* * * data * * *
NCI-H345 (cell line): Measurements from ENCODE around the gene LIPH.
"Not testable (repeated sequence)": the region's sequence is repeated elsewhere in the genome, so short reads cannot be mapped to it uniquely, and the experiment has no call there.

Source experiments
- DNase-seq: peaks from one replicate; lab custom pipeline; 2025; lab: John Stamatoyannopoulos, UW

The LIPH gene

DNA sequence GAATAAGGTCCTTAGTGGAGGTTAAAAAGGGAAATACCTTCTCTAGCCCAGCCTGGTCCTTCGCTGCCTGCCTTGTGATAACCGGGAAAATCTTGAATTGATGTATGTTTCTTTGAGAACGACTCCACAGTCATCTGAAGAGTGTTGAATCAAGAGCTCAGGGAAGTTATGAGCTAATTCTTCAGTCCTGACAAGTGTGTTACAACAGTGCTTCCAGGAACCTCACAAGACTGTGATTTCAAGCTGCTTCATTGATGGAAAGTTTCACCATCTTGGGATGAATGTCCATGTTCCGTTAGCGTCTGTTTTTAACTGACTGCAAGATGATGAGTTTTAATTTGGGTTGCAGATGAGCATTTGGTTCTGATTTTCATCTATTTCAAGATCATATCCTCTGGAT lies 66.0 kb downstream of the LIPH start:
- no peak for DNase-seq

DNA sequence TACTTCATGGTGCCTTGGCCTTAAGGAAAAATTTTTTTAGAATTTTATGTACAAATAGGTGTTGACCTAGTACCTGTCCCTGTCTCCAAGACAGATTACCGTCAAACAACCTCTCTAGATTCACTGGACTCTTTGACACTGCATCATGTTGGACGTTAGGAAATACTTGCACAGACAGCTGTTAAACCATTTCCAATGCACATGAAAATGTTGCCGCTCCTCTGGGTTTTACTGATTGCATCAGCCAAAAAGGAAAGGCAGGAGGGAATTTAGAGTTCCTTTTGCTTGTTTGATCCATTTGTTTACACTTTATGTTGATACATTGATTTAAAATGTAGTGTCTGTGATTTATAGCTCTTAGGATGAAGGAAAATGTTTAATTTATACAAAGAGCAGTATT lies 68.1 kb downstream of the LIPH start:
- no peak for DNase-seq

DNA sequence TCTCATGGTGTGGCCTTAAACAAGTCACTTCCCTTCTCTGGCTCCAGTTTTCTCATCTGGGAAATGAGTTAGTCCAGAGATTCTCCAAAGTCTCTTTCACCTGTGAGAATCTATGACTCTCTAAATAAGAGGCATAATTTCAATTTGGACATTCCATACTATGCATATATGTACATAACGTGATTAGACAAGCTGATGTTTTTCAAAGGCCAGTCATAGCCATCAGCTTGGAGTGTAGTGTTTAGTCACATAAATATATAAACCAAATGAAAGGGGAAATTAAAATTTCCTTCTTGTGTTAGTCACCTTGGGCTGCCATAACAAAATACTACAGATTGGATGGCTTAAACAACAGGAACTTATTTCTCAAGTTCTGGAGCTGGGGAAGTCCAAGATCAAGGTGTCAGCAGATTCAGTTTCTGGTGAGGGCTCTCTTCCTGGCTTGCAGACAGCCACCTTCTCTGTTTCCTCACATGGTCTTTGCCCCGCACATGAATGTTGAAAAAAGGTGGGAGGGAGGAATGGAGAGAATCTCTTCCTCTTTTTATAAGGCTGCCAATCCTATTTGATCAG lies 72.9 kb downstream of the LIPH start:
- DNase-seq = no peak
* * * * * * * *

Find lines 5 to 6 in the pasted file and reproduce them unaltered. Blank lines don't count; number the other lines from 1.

The LIPH gene

DNA sequence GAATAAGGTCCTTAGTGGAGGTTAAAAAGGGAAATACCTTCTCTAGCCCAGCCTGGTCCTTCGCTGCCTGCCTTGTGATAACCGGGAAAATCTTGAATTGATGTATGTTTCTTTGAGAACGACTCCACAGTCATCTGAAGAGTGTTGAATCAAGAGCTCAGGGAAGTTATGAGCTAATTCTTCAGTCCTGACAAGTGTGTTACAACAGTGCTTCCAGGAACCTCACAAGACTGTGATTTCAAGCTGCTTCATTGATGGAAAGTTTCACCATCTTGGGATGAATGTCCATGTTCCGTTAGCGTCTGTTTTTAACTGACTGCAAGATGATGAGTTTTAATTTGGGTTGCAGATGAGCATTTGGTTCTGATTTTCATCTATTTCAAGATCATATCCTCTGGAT lies 66.0 kb downstream of the LIPH start: